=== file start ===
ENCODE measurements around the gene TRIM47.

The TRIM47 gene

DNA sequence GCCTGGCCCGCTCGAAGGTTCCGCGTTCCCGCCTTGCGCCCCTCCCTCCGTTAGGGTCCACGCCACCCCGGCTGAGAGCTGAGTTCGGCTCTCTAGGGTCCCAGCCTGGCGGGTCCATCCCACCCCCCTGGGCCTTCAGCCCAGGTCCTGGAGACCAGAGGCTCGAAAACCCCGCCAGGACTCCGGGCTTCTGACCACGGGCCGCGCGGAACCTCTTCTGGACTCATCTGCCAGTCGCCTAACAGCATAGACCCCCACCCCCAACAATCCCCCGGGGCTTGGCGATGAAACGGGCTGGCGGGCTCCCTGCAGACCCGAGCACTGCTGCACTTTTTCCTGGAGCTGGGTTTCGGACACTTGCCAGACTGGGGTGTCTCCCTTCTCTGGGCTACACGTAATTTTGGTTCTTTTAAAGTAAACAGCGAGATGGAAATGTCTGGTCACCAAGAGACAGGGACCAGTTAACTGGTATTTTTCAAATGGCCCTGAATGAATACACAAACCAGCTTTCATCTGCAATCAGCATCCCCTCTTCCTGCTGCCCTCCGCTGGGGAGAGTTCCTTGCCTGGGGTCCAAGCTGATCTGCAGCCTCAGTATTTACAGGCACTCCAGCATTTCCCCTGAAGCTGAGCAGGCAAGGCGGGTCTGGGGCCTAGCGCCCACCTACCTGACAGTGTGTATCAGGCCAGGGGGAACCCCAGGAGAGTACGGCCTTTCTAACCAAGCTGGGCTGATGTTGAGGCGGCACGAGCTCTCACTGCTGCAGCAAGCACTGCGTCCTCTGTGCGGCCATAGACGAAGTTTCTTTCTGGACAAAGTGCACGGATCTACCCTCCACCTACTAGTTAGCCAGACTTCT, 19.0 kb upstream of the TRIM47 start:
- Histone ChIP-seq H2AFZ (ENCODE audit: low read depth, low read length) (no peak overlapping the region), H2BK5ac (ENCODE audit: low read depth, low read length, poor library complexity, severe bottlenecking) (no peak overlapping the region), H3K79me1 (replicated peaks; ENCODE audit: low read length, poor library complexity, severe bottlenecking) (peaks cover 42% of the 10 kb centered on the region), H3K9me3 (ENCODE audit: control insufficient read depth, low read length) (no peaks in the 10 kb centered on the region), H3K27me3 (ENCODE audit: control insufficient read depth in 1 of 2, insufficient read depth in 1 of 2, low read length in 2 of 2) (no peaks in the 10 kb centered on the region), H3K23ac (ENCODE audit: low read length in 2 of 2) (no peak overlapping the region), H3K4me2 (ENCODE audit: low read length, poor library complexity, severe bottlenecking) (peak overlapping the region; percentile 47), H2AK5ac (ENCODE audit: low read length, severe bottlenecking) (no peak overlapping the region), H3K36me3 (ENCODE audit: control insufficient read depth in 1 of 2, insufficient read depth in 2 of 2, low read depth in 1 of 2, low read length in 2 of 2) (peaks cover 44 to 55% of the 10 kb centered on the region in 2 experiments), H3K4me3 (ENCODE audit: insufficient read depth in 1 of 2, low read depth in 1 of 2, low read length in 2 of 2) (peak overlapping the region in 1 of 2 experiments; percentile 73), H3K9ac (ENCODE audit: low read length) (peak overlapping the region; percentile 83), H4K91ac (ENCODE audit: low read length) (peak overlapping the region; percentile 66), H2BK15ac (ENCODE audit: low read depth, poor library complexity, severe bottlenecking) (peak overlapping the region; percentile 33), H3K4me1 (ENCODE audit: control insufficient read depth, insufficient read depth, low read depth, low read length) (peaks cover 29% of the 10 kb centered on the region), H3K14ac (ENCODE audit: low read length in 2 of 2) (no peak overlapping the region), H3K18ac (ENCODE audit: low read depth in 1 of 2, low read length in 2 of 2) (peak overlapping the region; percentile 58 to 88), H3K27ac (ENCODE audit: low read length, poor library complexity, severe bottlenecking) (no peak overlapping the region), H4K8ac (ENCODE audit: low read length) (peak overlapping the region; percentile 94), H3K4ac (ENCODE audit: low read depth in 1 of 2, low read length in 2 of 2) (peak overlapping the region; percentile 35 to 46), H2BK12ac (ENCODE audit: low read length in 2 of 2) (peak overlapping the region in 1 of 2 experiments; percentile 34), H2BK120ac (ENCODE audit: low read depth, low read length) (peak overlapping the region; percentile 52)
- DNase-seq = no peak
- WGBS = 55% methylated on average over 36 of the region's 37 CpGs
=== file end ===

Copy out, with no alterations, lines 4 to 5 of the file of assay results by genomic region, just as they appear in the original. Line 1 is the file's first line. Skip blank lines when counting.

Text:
- Histone ChIP-seq H2AFZ (ENCODE audit: low read depth, low read length) (no peak overlapping the region), H2BK5ac (ENCODE audit: low read depth, low read length, poor library complexity, severe bottlenecking) (no peak overlapping the region), H3K79me1 (replicated peaks; ENCODE audit: low read length, poor library complexity, severe bottlenecking) (peaks cover 42% of the 10 kb centered on the region), H3K9me3 (ENCODE audit: control insufficient read depth, low read length) (no peaks in the 10 kb centered on the region), H3K27me3 (ENCODE audit: control insufficient read depth in 1 of 2, insufficient read depth in 1 of 2, low read length in 2 of 2) (no peaks in the 10 kb centered on the region), H3K23ac (ENCODE audit: low read length in 2 of 2) (no peak overlapping the region), H3K4me2 (ENCODE audit: low read length, poor library complexity, severe bottlenecking) (peak overlapping the region; percentile 47), H2AK5ac (ENCODE audit: low read length, severe bottlenecking) (no peak overlapping the region), H3K36me3 (ENCODE audit: control insufficient read depth in 1 of 2, insufficient read depth in 2 of 2, low read depth in 1 of 2, low read length in 2 of 2) (peaks cover 44 to 55% of the 10 kb centered on the region in 2 experiments), H3K4me3 (ENCODE audit: insufficient read depth in 1 of 2, low read depth in 1 of 2, low read length in 2 of 2) (peak overlapping the region in 1 of 2 experiments; percentile 73), H3K9ac (ENCODE audit: low read length) (peak overlapping the region; percentile 83), H4K91ac (ENCODE audit: low read length) (peak overlapping the region; percentile 66), H2BK15ac (ENCODE audit: low read depth, poor library complexity, severe bottlenecking) (peak overlapping the region; percentile 33), H3K4me1 (ENCODE audit: control insufficient read depth, insufficient read depth, low read depth, low read length) (peaks cover 29% of the 10 kb centered on the region), H3K14ac (ENCODE audit: low read length in 2 of 2) (no peak overlapping the region), H3K18ac (ENCODE audit: low read depth in 1 of 2, low read length in 2 of 2) (peak overlapping the region; percentile 58 to 88), H3K27ac (ENCODE audit: low read length, poor library complexity, severe bottlenecking) (no peak overlapping the region), H4K8ac (ENCODE audit: low read length) (peak overlapping the region; percentile 94), H3K4ac (ENCODE audit: low read depth in 1 of 2, low read length in 2 of 2) (peak overlapping the region; percentile 35 to 46), H2BK12ac (ENCODE audit: low read length in 2 of 2) (peak overlapping the region in 1 of 2 experiments; percentile 34), H2BK120ac (ENCODE audit: low read depth, low read length) (peak overlapping the region; percentile 52)
- DNase-seq = no peak